Thermoelectric efficiency breakthrough in Si nanowires

C&I Issue 2, 2008

Heat energy that is currently wasted could one day be harnessed by engineering silicon at the nanoscale, turning people into walking batteries and making power stations much more efficient.

Two US teams report two slightly different methods of turning silicon into a thermoelectric material comparable with the best commercial materials. Currently these materials are made using exotic and expensive elements like bismuth and tellurium. The thermoelectric effect occurs when a material is heated and electrons flow from the hot to cold. This requires a material with strange characteristics – good electrical conductivity and poor heat conductivity so that the heat gradient can be maintained.

Silicon normally conducts heat much too well to be any use as a thermoelectric material. To overcome this, the two groups produced nanoscale silicon wires, reducing silicon’s conductivity one hundred-fold. As the wires are so tiny a combination of the roughness of the wires and their tiny diameter cut heat flow substantially but still allowed electrons to flow (Nature 2008, 451, 163-7 ; 168-171).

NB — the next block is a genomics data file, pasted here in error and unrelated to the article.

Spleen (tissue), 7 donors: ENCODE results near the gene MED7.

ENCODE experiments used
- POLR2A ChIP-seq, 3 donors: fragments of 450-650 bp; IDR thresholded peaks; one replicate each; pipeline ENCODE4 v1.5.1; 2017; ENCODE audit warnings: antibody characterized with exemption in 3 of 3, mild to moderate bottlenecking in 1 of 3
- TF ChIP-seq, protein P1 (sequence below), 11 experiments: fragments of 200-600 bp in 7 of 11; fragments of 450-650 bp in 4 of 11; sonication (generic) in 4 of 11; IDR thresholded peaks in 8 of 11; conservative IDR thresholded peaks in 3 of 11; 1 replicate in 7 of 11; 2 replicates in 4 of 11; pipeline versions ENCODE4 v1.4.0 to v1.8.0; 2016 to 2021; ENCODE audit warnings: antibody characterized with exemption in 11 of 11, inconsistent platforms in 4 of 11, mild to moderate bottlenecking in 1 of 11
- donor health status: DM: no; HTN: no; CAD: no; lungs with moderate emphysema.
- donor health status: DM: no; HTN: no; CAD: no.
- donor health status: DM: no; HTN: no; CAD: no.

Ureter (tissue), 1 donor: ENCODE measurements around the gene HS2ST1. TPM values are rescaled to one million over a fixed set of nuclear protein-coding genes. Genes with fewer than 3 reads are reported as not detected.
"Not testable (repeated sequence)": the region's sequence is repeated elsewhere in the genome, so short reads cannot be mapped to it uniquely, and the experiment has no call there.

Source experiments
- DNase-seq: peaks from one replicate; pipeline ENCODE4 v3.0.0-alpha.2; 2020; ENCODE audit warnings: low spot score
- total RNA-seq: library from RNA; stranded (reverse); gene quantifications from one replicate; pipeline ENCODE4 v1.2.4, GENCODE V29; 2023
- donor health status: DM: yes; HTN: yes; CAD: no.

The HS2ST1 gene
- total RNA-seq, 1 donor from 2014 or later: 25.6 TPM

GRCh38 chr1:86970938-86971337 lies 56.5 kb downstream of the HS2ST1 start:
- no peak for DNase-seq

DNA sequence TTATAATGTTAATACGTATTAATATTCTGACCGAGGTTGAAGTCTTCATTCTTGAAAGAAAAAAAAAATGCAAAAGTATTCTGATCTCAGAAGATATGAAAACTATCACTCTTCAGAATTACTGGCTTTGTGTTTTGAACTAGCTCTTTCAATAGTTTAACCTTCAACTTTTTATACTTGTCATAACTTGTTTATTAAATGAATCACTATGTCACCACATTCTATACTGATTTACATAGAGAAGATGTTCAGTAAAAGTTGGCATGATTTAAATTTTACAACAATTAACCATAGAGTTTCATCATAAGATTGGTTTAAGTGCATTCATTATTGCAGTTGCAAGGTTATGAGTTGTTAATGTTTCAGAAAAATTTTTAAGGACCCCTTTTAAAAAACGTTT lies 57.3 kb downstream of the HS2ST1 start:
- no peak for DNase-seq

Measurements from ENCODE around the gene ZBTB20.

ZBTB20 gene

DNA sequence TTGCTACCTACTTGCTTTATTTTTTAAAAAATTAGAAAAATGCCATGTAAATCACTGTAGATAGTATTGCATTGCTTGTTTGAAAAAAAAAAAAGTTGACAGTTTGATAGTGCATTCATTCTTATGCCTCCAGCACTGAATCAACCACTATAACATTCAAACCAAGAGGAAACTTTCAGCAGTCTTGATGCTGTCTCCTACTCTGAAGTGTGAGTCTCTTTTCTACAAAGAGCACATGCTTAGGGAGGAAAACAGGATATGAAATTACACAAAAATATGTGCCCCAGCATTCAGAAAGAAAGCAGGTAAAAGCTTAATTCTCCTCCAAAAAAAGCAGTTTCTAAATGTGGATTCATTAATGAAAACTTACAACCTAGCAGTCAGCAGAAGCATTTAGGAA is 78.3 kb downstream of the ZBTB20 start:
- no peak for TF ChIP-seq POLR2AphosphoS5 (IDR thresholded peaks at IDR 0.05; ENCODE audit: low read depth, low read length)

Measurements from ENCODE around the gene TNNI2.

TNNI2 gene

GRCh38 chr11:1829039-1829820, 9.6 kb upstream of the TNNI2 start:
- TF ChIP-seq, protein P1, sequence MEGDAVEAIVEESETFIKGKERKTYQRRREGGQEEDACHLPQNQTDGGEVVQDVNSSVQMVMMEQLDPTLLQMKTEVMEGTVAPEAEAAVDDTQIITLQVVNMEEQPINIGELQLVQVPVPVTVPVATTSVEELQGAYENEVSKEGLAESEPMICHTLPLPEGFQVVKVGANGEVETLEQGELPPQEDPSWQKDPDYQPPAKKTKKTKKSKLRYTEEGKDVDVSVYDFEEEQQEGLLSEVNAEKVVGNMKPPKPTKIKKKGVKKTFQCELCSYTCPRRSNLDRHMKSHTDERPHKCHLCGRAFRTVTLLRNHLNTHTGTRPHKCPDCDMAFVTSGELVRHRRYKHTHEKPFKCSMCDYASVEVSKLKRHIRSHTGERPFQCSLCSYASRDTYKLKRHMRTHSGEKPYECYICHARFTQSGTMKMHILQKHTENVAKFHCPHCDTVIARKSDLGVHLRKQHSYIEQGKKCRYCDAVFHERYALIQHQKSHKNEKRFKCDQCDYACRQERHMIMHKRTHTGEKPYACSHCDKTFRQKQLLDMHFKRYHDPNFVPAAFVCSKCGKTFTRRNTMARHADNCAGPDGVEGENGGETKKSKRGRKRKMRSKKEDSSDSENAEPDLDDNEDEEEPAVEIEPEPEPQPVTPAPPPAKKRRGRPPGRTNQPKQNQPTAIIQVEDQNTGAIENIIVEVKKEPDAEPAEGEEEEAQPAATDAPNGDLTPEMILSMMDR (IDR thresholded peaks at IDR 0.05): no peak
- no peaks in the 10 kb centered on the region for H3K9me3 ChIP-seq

Silicon would be an ideal thermoelectrics candidate as it is cheap and a substantial infrastructure is already in place for handling and manufacturing it compared with current thermoelectric materials.

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